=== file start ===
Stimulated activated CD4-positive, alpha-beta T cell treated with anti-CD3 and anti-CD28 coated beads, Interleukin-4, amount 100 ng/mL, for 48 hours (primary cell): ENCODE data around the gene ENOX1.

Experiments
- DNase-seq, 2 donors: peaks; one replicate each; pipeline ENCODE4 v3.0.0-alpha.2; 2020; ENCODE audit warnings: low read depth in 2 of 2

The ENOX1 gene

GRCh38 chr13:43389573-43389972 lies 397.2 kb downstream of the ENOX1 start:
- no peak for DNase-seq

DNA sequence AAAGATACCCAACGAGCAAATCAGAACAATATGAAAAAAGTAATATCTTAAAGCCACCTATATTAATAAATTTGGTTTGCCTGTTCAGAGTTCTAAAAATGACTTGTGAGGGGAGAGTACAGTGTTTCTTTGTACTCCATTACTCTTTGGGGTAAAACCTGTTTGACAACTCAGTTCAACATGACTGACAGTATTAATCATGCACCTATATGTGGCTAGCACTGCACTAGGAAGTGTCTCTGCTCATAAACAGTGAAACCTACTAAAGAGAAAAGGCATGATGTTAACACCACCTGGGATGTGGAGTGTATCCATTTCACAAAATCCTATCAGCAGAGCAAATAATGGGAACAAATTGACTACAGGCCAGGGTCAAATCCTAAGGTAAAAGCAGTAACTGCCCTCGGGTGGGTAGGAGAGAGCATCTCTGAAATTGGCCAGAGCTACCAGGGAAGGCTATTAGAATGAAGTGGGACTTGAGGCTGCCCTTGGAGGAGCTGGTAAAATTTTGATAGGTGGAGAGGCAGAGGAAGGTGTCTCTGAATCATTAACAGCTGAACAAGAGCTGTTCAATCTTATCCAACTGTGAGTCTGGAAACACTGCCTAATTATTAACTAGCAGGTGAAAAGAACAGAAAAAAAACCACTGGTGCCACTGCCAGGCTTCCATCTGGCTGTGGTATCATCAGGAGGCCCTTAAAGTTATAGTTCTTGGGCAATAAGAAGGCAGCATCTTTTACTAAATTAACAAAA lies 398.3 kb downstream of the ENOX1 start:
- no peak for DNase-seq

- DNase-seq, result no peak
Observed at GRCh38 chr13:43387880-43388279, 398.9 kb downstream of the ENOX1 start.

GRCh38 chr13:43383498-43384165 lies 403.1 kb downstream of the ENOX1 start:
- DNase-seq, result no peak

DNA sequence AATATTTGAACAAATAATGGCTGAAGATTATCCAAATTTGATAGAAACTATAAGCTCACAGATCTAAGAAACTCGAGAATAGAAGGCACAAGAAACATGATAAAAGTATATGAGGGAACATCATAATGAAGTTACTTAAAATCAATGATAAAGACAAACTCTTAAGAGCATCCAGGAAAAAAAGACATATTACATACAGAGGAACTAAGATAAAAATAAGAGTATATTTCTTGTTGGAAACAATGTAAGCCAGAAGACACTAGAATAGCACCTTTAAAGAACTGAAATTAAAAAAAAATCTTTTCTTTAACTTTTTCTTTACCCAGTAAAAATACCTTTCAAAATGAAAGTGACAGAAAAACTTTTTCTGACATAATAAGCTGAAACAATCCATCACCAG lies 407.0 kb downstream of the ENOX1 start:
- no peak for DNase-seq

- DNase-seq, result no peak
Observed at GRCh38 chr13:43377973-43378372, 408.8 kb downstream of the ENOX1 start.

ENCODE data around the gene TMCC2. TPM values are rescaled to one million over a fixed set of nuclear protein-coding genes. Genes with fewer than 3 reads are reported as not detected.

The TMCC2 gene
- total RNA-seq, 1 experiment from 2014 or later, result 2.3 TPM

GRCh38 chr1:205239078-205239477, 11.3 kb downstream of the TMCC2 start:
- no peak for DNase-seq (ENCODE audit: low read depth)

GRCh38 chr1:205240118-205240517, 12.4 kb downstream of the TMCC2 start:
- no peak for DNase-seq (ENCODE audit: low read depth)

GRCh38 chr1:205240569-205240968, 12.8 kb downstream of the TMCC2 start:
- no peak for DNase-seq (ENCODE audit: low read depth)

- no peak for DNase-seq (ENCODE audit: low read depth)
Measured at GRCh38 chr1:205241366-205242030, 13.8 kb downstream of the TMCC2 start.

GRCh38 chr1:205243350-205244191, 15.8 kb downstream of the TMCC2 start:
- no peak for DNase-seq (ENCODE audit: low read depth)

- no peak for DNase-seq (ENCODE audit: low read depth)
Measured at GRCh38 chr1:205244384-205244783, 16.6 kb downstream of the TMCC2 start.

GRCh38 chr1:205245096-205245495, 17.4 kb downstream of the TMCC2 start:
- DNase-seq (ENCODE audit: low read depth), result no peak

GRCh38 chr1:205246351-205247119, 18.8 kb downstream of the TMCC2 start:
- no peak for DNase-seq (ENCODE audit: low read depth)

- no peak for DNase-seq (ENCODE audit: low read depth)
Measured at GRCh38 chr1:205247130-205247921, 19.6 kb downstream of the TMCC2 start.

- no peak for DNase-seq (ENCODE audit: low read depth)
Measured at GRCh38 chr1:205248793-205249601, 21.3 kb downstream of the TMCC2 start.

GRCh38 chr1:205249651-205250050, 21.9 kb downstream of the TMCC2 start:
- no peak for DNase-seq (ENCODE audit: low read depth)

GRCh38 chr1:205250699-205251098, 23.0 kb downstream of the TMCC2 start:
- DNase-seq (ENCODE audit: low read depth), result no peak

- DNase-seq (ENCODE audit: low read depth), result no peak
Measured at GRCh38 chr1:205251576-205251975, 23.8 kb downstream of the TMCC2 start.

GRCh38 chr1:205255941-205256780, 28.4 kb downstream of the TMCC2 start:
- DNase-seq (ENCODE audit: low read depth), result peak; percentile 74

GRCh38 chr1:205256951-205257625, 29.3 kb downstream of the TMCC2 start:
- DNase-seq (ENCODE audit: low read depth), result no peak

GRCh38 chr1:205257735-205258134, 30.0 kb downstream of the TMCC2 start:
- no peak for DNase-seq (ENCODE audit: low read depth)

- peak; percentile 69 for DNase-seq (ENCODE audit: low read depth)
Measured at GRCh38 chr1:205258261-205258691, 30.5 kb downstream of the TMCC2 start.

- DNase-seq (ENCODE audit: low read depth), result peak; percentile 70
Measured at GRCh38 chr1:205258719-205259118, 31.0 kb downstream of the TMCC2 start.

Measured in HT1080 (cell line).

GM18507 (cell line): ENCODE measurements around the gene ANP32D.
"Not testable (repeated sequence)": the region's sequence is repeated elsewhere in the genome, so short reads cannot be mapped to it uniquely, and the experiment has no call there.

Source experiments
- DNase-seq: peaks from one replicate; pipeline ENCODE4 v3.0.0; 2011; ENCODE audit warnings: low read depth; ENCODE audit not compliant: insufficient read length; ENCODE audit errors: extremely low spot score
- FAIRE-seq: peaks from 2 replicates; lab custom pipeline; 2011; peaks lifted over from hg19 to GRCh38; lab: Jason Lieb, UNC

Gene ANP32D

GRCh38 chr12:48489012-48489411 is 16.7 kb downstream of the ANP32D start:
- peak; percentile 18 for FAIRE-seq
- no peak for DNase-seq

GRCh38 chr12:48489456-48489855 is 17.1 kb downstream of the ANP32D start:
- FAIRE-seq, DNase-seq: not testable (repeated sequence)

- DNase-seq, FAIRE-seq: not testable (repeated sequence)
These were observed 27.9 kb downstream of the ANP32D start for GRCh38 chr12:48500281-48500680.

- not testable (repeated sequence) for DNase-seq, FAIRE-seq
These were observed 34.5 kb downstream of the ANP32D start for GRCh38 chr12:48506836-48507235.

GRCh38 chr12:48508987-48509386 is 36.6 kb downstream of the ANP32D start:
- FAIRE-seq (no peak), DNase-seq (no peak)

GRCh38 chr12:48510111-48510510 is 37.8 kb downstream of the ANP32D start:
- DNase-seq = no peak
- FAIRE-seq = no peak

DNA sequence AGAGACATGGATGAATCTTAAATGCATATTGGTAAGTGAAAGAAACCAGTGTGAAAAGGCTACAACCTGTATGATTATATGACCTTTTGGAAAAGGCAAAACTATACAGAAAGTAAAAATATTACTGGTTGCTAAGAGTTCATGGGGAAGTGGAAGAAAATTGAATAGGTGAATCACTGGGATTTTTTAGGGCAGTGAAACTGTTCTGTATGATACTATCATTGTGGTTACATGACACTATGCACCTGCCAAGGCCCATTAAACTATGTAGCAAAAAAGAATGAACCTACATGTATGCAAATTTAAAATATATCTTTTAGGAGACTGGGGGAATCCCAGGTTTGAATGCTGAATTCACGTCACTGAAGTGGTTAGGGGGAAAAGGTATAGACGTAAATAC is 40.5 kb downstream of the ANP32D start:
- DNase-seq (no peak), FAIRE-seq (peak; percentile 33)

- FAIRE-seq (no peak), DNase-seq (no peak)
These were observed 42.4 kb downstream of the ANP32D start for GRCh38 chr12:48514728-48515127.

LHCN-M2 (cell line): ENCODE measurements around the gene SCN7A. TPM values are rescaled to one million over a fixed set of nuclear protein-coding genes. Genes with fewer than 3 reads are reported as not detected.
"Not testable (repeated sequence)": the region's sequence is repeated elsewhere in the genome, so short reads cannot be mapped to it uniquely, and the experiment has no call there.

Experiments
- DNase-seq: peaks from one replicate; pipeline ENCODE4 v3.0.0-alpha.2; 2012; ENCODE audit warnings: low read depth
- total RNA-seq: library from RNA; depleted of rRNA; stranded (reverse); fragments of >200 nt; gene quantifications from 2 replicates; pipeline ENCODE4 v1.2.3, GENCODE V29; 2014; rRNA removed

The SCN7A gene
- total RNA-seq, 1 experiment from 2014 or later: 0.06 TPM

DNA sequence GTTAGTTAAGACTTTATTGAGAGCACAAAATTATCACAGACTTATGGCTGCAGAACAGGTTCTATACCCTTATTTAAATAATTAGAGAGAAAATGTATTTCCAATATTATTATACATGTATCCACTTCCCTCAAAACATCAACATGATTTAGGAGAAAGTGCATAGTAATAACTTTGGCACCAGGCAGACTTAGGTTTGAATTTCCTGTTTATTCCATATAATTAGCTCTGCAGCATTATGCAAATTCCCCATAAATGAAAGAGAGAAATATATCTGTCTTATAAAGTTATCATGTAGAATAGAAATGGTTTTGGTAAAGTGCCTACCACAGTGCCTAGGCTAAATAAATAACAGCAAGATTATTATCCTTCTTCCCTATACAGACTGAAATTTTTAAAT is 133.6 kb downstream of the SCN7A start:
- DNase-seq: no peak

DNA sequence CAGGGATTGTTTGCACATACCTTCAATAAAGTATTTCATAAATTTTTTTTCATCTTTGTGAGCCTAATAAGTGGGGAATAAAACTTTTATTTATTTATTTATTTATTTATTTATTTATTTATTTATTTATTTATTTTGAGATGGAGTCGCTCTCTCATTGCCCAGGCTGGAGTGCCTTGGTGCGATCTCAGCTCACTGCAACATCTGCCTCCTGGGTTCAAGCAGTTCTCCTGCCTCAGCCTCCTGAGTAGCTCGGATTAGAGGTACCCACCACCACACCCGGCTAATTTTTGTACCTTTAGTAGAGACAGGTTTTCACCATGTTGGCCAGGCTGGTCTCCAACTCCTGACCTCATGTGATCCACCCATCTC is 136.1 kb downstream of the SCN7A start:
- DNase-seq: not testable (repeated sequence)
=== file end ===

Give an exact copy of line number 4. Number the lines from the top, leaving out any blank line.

The ENOX1 gene